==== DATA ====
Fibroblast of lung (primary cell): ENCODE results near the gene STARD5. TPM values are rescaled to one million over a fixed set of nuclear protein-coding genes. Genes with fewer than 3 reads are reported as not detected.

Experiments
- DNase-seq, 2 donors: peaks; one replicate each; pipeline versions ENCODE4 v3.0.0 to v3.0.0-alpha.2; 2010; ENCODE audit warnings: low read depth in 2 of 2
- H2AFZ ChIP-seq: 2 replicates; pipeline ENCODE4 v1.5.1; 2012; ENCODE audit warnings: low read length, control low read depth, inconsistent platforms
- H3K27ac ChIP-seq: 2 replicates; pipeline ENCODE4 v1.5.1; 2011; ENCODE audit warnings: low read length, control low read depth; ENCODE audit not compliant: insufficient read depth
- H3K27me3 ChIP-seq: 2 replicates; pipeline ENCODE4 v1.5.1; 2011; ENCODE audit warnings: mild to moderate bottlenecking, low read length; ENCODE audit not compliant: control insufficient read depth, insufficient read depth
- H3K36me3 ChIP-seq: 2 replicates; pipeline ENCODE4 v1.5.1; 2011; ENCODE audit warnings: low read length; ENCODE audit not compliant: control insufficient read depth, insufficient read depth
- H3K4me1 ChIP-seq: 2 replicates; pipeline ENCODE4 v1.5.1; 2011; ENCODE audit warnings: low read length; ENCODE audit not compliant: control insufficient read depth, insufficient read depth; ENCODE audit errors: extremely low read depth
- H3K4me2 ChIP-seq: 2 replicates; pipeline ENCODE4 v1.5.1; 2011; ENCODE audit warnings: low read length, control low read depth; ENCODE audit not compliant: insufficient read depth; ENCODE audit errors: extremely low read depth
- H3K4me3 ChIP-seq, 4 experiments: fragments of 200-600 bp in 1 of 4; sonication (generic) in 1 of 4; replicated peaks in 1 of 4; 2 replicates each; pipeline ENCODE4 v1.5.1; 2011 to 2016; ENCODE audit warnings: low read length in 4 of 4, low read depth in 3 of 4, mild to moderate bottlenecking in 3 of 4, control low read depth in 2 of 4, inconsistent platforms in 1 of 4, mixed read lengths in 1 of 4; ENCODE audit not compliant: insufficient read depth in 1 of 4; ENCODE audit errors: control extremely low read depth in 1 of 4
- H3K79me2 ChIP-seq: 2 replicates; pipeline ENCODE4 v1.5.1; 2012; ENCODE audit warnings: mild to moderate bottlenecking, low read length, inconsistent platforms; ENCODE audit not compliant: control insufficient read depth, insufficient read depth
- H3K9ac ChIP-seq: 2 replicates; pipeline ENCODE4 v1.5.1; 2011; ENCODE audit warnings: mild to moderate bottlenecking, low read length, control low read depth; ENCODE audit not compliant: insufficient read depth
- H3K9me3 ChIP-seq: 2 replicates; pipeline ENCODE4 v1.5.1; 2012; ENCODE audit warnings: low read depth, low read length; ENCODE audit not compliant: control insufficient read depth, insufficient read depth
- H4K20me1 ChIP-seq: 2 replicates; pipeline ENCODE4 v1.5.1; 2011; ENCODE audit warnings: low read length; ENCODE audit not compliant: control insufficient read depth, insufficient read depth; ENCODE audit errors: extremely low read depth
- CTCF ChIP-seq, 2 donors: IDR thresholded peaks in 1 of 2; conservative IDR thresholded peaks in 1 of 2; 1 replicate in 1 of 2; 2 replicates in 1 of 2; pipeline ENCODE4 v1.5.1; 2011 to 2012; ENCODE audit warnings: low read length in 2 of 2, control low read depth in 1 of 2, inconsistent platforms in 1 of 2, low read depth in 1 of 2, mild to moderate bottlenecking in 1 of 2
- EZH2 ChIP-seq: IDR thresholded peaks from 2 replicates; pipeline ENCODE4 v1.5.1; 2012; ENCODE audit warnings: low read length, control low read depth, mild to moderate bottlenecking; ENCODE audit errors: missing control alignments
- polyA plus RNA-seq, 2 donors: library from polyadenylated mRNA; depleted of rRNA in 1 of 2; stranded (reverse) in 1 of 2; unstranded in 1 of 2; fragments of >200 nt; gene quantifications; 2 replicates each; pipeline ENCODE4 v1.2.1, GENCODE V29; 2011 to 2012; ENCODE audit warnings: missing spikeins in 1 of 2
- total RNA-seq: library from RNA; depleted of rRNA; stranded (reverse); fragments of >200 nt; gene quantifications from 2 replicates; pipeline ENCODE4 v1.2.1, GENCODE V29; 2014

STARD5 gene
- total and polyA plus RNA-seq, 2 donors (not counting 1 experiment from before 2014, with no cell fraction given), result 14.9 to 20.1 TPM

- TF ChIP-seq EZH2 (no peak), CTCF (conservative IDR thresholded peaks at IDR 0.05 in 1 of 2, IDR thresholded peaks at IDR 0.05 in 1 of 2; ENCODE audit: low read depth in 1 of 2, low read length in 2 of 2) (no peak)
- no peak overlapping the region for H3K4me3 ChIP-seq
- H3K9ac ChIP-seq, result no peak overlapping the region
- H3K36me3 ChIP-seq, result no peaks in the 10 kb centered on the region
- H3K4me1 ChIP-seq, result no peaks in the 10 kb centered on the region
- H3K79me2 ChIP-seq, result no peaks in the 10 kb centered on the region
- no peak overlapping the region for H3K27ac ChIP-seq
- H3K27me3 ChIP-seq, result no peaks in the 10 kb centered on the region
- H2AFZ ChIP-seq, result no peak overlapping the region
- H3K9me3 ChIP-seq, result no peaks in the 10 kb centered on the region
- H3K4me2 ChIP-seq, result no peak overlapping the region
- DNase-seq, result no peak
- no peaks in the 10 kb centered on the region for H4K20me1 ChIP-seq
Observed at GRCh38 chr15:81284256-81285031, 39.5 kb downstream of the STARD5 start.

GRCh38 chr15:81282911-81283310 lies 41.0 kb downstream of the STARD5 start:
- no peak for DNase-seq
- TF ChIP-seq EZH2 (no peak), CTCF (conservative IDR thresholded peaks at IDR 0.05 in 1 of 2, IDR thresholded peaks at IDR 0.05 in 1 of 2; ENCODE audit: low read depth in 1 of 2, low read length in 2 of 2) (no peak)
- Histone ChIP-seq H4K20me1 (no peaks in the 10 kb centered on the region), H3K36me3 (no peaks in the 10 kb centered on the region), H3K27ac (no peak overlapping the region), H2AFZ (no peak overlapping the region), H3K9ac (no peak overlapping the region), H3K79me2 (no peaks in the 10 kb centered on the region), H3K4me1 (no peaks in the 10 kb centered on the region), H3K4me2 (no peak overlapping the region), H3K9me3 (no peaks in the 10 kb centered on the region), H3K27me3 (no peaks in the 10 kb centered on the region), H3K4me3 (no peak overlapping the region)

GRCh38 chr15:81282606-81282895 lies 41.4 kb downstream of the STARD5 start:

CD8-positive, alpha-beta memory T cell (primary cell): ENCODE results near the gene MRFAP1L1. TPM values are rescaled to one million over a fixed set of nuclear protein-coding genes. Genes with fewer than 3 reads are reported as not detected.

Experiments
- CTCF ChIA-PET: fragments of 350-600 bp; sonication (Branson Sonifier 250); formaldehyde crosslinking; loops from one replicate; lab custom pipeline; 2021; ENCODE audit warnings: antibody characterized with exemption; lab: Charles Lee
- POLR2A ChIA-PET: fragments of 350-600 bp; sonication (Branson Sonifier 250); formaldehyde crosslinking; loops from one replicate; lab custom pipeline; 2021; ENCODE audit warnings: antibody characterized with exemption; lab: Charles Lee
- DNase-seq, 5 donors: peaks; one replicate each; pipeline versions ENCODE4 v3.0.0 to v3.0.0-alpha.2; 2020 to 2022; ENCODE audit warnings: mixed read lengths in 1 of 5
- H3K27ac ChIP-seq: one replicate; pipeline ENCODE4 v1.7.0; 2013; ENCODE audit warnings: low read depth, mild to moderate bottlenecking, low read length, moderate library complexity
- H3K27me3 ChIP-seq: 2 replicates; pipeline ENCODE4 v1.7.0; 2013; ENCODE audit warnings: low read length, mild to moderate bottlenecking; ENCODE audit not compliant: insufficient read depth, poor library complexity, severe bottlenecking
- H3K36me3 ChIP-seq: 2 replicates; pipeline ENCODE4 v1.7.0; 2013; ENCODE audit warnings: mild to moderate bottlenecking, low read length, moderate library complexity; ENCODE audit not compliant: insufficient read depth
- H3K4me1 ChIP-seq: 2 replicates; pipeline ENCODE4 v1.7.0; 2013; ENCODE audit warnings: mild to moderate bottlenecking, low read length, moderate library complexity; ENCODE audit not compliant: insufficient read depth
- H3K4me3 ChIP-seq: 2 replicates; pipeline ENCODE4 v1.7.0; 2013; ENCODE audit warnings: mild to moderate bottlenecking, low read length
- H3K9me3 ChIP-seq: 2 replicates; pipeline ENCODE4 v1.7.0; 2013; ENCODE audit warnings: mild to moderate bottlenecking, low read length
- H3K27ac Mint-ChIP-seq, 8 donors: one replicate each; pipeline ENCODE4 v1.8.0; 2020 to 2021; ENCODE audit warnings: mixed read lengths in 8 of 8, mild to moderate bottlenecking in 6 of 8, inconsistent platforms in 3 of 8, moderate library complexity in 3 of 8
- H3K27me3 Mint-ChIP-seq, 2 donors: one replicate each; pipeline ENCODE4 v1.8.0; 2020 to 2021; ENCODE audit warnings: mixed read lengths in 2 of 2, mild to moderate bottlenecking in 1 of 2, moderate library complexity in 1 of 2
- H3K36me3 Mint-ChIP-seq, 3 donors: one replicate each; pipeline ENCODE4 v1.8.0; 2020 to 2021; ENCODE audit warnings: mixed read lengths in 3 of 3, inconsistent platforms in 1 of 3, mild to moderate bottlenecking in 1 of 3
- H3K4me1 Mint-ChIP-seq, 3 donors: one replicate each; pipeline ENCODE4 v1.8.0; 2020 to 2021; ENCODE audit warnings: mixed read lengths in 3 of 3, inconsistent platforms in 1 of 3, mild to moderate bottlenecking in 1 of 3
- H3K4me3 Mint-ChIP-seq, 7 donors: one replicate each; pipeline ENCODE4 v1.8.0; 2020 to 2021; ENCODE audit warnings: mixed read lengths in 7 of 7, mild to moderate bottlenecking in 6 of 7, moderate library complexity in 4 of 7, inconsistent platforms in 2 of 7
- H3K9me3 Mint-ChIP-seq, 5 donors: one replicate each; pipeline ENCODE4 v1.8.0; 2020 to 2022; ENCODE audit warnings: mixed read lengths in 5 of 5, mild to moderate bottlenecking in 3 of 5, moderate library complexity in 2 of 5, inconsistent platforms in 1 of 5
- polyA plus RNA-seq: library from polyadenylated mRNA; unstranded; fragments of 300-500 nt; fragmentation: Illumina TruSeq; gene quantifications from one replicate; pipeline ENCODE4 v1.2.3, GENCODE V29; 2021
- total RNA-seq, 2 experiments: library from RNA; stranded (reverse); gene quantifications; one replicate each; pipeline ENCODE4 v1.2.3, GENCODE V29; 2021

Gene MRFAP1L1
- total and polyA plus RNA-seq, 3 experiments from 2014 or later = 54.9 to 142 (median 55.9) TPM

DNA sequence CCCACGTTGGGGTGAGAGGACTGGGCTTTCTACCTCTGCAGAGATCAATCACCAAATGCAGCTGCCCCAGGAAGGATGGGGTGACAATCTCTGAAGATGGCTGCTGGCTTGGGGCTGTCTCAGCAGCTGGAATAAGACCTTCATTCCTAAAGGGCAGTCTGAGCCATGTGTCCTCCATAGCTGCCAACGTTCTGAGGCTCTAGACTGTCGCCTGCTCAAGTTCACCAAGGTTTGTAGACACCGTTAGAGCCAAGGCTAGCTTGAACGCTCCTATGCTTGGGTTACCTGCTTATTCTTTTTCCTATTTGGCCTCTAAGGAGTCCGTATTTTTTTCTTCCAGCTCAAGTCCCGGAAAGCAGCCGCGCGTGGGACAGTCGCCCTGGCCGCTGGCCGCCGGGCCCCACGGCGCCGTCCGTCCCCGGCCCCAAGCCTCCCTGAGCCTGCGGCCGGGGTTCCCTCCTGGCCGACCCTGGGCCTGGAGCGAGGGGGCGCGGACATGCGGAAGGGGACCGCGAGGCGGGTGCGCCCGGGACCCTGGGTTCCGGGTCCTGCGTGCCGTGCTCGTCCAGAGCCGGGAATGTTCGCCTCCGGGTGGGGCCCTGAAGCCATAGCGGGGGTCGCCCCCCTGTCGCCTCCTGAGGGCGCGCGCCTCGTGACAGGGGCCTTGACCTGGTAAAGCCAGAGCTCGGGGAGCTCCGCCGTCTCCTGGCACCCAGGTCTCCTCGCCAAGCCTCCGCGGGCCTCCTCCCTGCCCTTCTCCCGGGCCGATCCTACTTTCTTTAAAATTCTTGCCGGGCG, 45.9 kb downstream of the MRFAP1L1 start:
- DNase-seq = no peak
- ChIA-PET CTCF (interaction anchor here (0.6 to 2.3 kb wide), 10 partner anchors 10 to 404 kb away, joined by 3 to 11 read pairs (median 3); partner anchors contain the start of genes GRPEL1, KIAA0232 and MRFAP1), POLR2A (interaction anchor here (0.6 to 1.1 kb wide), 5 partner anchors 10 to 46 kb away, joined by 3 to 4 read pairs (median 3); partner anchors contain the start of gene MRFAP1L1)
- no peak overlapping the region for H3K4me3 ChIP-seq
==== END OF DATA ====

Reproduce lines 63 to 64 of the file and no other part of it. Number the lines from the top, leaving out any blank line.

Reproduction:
- ChIA-PET CTCF (interaction anchor here (0.6 to 2.3 kb wide), 10 partner anchors 10 to 404 kb away, joined by 3 to 11 read pairs (median 3); partner anchors contain the start of genes GRPEL1, KIAA0232 and MRFAP1), POLR2A (interaction anchor here (0.6 to 1.1 kb wide), 5 partner anchors 10 to 46 kb away, joined by 3 to 4 read pairs (median 3); partner anchors contain the start of gene MRFAP1L1)
- no peak overlapping the region for H3K4me3 ChIP-seq